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Is there a standard value for (or method for obtaining) epsilon in Python? I need to compare floating point values and want to compare against the smallest possible difference.

In C++ there's a function provided numeric_limits::epsilon( ) which gives the epsilon value for any given data type. Is there an equivalent in Python?

3
  • 6
    When comparing floats, the magnitude of the values will affect the epsilon. – John La Rooy Mar 2 '12 at 5:38
  • 1
    Consider also that error in values can propagate across operations. The field "Numerical Analysis" is devoted to the study of this. This site also provides some good rules to follow. – Casey Kuball May 9 '12 at 20:03
  • As an example to people's comment above, 1e300-(1e300-1e200) return 0.0, where the actual difference must be 10^200. – THN Sep 28 '18 at 1:57
133

The information is available in sys.float_info, which corresponds to float.h in C99.

>>> import sys
>>> sys.float_info.epsilon
2.220446049250313e-16
0
35

As strcat posted, there is sys.float_info.epsilon.

But don't forget the pitfalls of using it as an absolute error margin for floating point comparisons. E.g. for large numbers, rounding error could exceed epsilon.

If you think you need a refresher, the standard reference is David Goldberg's What Every Computer Scientist Should Know About Floating-Point Arithmetic, or for a simpler review you can check out The Floating Point Guide.

7

If you cannot find a function to do that, remember that the algorithm to calculate the machine epsilon is very easy (you can test with your favourite programming language).E.g, for python:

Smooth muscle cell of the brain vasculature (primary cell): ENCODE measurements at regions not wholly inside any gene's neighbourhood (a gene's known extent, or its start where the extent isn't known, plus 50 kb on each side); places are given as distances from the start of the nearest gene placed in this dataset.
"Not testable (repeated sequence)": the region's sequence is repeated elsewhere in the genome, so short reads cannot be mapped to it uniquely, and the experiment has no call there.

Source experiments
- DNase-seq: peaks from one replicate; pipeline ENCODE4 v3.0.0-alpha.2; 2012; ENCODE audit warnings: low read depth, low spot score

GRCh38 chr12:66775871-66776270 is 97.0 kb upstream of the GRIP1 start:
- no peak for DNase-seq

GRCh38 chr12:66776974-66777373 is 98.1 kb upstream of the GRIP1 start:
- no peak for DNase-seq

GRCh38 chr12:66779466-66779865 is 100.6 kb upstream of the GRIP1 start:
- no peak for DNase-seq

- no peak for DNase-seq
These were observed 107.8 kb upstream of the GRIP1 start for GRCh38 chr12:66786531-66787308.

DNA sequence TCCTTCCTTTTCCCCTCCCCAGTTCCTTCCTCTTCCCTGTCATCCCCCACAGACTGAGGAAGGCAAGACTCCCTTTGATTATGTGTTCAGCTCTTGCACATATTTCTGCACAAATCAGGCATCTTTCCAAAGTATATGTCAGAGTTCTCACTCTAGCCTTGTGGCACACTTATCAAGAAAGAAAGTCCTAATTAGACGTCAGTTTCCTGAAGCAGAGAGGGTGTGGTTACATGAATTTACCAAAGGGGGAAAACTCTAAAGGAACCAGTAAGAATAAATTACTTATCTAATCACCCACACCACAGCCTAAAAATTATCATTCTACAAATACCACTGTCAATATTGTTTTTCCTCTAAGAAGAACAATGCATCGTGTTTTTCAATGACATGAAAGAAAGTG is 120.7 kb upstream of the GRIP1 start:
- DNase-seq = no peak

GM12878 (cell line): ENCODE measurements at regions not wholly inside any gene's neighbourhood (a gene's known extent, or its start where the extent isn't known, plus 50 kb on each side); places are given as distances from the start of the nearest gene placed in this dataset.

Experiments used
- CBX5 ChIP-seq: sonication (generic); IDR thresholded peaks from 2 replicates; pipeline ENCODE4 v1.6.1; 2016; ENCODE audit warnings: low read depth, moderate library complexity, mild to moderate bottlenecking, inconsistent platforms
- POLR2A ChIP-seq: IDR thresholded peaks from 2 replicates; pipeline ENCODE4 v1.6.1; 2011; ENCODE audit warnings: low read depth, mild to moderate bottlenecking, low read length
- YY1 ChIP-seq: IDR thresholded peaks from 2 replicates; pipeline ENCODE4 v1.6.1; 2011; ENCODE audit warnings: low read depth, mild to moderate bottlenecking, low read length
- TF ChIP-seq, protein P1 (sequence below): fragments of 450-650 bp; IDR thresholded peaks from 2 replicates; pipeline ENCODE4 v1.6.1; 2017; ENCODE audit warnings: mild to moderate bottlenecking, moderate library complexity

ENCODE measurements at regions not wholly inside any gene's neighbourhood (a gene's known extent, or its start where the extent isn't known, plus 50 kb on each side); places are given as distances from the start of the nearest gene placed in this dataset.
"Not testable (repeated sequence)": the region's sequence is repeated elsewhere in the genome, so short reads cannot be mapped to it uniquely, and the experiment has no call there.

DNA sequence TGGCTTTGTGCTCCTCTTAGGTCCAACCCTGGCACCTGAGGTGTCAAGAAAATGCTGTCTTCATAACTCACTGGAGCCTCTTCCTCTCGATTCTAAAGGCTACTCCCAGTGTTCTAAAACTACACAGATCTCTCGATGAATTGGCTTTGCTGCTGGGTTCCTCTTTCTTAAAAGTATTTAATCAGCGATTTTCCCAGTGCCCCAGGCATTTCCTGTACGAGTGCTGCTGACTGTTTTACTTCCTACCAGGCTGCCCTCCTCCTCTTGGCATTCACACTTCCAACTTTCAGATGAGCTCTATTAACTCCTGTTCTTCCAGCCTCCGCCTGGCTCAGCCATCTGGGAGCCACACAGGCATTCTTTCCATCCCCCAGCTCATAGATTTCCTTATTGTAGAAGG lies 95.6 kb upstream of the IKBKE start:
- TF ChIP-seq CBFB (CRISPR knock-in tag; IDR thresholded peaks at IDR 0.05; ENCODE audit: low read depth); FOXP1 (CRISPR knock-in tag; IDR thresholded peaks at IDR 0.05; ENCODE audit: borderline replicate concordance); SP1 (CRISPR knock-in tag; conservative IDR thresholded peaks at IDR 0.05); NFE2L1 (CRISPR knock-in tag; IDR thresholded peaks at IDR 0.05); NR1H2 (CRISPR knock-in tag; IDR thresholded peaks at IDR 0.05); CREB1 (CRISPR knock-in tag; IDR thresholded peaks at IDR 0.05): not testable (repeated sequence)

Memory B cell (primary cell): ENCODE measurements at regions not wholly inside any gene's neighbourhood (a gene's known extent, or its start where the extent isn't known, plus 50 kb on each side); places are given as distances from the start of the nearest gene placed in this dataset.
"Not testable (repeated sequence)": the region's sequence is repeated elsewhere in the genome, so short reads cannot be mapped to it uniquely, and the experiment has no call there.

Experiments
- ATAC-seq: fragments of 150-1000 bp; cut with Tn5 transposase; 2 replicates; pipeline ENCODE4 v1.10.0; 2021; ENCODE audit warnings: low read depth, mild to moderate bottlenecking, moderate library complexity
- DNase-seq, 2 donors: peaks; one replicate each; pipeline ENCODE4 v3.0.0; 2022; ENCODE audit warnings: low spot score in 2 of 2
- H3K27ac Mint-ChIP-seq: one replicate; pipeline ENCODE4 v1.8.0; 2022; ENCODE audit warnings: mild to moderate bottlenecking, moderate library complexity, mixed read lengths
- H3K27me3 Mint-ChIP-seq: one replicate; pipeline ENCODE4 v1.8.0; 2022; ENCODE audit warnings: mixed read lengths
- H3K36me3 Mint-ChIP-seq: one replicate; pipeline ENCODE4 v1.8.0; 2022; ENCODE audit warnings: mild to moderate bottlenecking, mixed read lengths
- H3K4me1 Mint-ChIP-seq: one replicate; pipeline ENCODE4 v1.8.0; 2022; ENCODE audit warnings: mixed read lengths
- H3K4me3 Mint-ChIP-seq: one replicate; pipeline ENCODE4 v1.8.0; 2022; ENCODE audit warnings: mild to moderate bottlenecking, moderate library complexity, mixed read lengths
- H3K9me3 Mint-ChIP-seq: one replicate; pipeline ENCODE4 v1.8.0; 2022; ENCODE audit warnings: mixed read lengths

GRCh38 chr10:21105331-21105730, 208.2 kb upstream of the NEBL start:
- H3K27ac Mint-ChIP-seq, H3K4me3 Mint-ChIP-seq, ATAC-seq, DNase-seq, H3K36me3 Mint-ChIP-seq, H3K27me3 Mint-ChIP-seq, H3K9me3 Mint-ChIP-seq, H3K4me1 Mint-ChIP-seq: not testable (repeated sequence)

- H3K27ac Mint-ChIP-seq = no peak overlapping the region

eps = 1.0
while eps + 1 > 1:
    eps /= 2
eps *= 2
print("The machine epsilon is:", eps)

In my case, I got:

The machine epsilon is: 2.220446049250313e-16

2
  • nice way to generate eps but why you call it machine precision? – gfdsal Jul 3 '20 at 20:23
  • @gfdsal: Thanks, I think machine epsilon should be the exact term. – s.ouchene Jul 3 '20 at 20:32
5

Surprised nobody mentioned this here; I think many people would use numpy.finfo( type(variable) ).eps instead. Or .resolution if it is to assess precision.

Note that finfo is only for floating point types, and that it also works with Python's own float type (i.e. not restricted to numpy's types). The equivalent for integer types is iinfo, though it does not contain precision information (because, well, why would it?).

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    Disagreed about the "most people": not everyone uses NumPy. If you want the epsilon for Python's float, use sys.float_info; it would be strange to use NumPy just for that. If you're after values for NumPy types (np.float32, np.float64, etc.), then use numpy.finfo. – Mark Dickinson Mar 3 '18 at 9:48
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    Changed the wording. To clarify though, np.finfo(float) does work, but I agree that if you never use numpy, then it would be overkill to install the package just for that. – Jonathan H Mar 3 '18 at 17:36
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    Right, but np.finfo(float) is a bit misleading, since NumPy immediately converts the float to np.float64, and then reports details for that. So it's reporting on a NumPy type again, not on Python's float. (Though admittedly, it's overwhelmingly likely that float and np.float64 are the same format: they're both using C doubles under the hood.) – Mark Dickinson Mar 3 '18 at 18:39

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